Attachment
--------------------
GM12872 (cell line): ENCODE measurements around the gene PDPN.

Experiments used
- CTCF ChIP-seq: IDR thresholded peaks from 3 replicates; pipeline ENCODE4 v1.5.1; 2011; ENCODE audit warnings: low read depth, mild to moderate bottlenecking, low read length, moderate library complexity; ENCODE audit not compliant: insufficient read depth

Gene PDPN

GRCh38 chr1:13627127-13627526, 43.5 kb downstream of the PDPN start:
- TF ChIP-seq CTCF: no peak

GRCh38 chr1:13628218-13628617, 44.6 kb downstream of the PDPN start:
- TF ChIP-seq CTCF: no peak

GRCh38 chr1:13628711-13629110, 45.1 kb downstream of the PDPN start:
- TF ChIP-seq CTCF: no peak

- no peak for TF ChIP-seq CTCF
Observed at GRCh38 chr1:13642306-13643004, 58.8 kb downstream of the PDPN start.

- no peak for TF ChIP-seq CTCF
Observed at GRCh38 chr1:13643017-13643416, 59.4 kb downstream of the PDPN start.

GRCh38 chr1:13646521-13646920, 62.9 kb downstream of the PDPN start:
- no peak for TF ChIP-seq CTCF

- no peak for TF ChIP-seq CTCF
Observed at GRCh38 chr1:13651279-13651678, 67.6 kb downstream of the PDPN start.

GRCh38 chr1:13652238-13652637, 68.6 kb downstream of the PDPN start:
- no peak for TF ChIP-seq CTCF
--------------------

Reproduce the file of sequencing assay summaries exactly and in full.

GM12872 (cell line): ENCODE measurements around the gene PDPN.

Experiments used
- CTCF ChIP-seq: IDR thresholded peaks from 3 replicates; pipeline ENCODE4 v1.5.1; 2011; ENCODE audit warnings: low read depth, mild to moderate bottlenecking, low read length, moderate library complexity; ENCODE audit not compliant: insufficient read depth

Gene PDPN

GRCh38 chr1:13627127-13627526, 43.5 kb downstream of the PDPN start:
- TF ChIP-seq CTCF: no peak

GRCh38 chr1:13628218-13628617, 44.6 kb downstream of the PDPN start:
- TF ChIP-seq CTCF: no peak

GRCh38 chr1:13628711-13629110, 45.1 kb downstream of the PDPN start:
- TF ChIP-seq CTCF: no peak

- no peak for TF ChIP-seq CTCF
Observed at GRCh38 chr1:13642306-13643004, 58.8 kb downstream of the PDPN start.

- no peak for TF ChIP-seq CTCF
Observed at GRCh38 chr1:13643017-13643416, 59.4 kb downstream of the PDPN start.

GRCh38 chr1:13646521-13646920, 62.9 kb downstream of the PDPN start:
- no peak for TF ChIP-seq CTCF

- no peak for TF ChIP-seq CTCF
Observed at GRCh38 chr1:13651279-13651678, 67.6 kb downstream of the PDPN start.

GRCh38 chr1:13652238-13652637, 68.6 kb downstream of the PDPN start:
- no peak for TF ChIP-seq CTCF